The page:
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Free. The New Price For E-Books
Are Kindles and E-Book readers the new iPod?
The publishing industry is in turmoil at present and as was the case with digital music in recent years, no one really has an answer to these questions. Street front book stores are closing, e-book sales have over-taken real book sales and authors, literary agents, publishers and retailers are all worried. It is unthinkable that a book of say 100,000 words that has taken perhaps years to write, edit and prepare for publication could only be worth less than one dollar.
Independent author Derek Haines believes this may have to be the new reality. His view is that there will be three prices for e-books. Free, $0.99 and $2.99.
'If the traditional agency model of publishing collapses, it will be up to authors to become their own publishers. To gain a readership following, your books have to gain a foothold. The free book will be the marketing starting block from where you would then hope to sell new releases for $0.99. The higher price of $2.99 will only be achievable for popular and well established authors and titles.'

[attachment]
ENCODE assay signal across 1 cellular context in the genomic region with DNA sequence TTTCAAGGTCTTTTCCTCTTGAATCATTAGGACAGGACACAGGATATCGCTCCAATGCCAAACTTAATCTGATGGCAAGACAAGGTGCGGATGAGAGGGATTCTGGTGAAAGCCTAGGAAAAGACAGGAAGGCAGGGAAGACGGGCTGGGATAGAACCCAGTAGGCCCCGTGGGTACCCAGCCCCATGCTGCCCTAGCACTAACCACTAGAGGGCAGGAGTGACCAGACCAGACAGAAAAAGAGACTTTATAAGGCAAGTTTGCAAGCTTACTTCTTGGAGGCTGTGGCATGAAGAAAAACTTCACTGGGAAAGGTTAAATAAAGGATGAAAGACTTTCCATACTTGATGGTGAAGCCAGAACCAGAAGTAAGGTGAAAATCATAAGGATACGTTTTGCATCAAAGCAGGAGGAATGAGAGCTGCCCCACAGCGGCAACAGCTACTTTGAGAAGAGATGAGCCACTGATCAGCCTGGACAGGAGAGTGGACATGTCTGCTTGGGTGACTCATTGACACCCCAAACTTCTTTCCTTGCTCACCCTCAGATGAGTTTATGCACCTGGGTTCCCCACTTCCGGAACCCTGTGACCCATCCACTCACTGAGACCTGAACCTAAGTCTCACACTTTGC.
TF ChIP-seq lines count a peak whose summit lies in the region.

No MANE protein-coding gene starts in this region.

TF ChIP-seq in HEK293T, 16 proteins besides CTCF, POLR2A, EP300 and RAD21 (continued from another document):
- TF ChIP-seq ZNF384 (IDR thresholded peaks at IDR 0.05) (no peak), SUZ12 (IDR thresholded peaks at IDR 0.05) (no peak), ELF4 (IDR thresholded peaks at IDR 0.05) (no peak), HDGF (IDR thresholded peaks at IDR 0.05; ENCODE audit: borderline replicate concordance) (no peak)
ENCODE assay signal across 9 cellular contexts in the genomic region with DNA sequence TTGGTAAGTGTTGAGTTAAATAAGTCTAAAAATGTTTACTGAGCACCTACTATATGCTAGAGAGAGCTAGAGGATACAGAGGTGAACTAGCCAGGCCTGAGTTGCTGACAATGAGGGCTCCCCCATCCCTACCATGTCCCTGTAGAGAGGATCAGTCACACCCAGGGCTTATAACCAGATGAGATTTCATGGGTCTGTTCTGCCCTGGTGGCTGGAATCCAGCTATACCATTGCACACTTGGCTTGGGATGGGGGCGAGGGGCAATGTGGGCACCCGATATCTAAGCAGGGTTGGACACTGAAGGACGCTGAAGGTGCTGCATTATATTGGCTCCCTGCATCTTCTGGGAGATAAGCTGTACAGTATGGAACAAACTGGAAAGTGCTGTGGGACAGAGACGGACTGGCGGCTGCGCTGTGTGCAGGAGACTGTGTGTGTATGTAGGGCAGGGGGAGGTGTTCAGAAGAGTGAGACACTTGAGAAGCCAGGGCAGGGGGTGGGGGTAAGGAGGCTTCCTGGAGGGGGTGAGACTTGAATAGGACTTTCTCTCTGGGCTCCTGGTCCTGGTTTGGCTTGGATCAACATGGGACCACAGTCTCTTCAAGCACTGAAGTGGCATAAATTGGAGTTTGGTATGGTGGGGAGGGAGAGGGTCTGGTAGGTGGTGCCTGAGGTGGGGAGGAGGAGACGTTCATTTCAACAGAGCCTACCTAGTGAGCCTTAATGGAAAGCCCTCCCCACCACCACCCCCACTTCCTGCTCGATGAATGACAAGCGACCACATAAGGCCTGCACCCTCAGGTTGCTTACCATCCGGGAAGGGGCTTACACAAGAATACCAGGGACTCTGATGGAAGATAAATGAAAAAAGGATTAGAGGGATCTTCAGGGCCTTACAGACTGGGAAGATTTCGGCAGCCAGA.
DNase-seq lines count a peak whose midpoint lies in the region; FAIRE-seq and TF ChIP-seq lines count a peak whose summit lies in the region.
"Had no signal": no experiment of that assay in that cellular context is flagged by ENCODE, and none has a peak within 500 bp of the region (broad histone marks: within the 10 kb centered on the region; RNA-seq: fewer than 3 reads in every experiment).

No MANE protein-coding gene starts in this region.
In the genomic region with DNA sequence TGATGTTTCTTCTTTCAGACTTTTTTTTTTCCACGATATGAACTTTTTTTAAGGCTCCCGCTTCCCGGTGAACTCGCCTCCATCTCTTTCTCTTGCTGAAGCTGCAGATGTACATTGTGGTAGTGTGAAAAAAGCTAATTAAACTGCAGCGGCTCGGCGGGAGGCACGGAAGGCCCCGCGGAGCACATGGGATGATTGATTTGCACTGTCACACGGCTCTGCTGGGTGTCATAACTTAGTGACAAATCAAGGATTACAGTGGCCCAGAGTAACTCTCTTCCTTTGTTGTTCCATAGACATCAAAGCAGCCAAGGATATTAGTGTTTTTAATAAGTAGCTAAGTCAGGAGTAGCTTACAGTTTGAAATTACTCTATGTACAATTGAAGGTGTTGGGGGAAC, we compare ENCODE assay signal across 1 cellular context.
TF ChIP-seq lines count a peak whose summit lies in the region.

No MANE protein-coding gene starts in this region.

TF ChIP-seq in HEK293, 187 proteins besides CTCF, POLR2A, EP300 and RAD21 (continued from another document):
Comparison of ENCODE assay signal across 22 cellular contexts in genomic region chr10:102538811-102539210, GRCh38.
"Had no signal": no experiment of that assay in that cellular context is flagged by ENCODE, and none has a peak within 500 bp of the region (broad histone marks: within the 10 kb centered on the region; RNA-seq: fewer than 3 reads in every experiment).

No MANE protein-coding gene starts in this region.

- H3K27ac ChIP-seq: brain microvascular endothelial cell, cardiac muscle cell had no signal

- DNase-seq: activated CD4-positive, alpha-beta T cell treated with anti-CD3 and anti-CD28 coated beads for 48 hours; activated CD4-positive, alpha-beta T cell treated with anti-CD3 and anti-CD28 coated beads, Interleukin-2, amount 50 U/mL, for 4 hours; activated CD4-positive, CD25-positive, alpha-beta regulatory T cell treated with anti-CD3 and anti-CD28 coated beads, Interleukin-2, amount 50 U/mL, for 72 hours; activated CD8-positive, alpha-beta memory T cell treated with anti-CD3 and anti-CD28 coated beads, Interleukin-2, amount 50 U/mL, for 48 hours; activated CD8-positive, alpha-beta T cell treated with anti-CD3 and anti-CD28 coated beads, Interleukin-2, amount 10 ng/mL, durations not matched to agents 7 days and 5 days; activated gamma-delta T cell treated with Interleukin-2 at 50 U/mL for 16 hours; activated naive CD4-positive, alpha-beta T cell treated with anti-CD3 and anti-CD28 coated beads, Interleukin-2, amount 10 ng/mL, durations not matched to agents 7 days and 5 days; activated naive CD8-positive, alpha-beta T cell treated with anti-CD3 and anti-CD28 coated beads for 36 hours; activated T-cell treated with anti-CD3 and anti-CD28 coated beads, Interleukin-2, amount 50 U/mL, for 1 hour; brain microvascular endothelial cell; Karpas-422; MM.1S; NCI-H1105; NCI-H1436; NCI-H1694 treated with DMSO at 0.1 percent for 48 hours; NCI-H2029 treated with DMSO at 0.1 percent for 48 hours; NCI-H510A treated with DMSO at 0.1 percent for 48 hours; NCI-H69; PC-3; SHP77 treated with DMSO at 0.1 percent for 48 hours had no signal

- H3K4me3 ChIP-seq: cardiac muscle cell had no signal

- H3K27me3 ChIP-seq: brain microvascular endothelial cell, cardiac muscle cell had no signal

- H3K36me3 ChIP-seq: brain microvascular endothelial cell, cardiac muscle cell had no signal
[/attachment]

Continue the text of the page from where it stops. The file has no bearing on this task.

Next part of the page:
While it may seem like gloom and doom, he does point out that e-books offer more promotional and advertising possibilities. 'When I began publishing my books in electronic format, I simply published the book. But now every e-book I publish contains hyperlinks to my other books, websites and blogs. In other words, every e-book is now cross-promoting.'
While no one knows what the financial future holds for book publishing, it is clearly evident that electronic reading is here to stay, and that it will be the future for writers and publishers. But at what cost?
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Derek Haines is an author of fiction, historical fiction, essays and poetry. Born in Australia, but now living in Switzerland, his stories cross a wide geographical range but often draw from his life and experiences in the two countries he calls home.